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Great Britain's primary concern during this period of salutary neglect was its traditional enemy, France. Between 1689 and 1763, the two nations fought four long wars. The first three of these took place largely in Europe, but they affected North America as well. The Puritans in Massachusetts had long been suspicious of their French Catholic neighbors to the north, and the presence of French settlements in the Mississippi and Ohio River Valleys also troubled American colonial authorities. Other causes for concern were the strong alliances the French had made with several powerful Indian tribes-among them the Hurons, with whom they traded furs. Indeed, when the War of the Grand Alliance broke out in Europe in 1689, New France began mobilizing its forces; and a year later, the fighting spread to North America.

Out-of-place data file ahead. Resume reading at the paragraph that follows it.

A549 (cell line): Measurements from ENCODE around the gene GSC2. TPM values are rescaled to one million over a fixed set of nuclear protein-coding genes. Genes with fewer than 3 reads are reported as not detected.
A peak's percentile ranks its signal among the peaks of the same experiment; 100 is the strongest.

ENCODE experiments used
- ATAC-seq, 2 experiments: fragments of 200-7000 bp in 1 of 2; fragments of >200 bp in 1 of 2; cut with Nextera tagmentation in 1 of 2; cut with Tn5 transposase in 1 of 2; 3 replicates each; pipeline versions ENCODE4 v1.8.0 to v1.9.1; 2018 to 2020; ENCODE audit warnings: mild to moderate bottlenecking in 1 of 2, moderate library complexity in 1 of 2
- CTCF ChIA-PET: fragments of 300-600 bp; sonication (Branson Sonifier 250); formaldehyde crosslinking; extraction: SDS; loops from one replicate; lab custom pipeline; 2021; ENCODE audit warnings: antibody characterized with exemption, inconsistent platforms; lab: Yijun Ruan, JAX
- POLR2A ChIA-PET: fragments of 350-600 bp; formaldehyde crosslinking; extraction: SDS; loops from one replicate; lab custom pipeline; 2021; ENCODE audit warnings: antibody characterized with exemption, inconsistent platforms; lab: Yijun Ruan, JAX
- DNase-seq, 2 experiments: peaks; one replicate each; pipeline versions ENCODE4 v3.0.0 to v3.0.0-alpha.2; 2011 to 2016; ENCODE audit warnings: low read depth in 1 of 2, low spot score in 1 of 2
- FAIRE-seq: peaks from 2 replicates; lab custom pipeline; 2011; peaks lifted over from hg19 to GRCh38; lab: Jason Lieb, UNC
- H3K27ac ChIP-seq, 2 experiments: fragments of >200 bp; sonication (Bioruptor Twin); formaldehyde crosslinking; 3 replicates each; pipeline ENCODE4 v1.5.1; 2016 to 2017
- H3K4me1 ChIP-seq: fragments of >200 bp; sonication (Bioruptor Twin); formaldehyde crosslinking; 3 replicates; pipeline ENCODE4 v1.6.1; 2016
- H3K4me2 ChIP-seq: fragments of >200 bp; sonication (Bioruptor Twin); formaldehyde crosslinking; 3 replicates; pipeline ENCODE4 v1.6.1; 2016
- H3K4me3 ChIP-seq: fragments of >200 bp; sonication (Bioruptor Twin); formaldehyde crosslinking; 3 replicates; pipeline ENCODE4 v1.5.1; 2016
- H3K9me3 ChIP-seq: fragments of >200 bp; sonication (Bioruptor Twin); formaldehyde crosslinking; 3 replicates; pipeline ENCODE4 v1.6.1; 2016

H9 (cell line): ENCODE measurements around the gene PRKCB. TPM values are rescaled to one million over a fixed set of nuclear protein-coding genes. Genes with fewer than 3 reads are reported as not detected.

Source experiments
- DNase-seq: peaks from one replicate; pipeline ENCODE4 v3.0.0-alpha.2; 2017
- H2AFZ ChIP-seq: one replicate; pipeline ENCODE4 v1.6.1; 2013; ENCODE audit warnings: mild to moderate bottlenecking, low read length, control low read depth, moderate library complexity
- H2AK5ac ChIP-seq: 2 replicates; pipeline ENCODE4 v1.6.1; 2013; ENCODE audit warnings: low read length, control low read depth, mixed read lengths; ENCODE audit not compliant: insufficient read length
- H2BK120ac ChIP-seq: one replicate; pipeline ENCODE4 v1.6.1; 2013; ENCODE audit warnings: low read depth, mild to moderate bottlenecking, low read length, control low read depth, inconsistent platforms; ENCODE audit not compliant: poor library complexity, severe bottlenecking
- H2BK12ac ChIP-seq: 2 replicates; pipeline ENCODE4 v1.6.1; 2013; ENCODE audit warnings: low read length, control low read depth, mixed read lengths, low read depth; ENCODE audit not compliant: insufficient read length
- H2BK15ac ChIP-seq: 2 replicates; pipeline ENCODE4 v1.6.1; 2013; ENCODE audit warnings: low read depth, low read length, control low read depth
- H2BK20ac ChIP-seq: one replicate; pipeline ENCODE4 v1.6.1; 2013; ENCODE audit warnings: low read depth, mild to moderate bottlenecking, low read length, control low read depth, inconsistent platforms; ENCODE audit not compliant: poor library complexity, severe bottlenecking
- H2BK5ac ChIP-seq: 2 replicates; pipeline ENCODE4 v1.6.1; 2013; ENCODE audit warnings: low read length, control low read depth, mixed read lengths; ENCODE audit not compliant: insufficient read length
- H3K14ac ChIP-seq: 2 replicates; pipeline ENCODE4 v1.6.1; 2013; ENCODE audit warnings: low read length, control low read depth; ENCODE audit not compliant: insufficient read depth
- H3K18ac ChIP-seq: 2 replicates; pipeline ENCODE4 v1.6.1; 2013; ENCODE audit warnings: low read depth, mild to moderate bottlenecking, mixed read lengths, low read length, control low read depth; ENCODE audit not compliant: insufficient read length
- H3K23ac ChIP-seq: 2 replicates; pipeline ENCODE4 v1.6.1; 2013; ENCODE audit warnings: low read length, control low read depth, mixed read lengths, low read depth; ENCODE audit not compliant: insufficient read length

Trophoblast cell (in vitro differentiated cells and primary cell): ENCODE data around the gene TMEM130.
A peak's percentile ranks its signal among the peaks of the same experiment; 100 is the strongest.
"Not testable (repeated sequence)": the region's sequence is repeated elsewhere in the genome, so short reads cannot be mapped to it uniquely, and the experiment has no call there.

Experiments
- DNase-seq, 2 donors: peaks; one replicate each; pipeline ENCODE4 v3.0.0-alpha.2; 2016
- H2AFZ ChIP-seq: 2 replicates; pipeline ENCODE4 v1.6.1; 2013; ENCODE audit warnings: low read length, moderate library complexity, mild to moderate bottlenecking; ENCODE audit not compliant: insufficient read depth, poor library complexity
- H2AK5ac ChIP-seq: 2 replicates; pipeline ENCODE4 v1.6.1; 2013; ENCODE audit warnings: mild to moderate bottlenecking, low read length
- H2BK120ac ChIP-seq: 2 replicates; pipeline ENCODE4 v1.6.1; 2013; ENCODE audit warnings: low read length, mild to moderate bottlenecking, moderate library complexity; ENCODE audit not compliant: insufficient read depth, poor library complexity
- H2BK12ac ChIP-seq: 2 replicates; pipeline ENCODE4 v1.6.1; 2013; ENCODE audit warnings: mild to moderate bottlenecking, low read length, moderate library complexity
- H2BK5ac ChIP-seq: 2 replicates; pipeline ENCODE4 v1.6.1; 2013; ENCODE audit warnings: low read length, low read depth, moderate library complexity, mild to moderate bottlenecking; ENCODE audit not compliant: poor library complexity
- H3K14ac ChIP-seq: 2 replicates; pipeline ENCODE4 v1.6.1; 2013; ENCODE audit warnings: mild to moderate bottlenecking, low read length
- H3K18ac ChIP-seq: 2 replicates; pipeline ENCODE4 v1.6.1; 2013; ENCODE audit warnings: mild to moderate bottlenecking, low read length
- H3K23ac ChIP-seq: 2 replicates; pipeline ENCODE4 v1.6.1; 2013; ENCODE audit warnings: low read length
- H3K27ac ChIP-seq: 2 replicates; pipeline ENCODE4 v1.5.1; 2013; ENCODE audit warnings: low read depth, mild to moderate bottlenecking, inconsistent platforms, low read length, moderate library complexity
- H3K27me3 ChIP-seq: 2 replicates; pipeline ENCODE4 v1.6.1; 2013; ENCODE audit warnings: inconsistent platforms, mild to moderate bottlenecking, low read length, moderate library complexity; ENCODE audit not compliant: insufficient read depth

In the meantime, with so many British ships patrolling the coast of America in support of the troops, it finally became possible for royal customs inspectors to enforce the Navigation Acts-and they did so vigorously, much to the colonists' chagrin. Customs agents on land made particularly effective use of writs of assistance, general warrants that allowed them to enter and search any premises suspected of containing smuggled goods. Because these writs were valid for the entire term of a monarch's reign, Boston merchants hired James Otis in 1760 following the death of George II to challenge the legality of the writs before George III renewed them. Otis lost his case, and the searches continued, but so did the smuggling.
Pitt had hoped that enforcement of the Navigation Acts would produce additional tax revenue that would, in turn, help reduce the government's huge war debt. To the authorities in London, it seemed rather obvious that the American colonies should pay a fair share of the cost of their own defense. That's why, when enforcement of the Navigation Acts failed as a revenue-generating policy, Pitt's successor, George Grenville, proposed another means of achieving the same end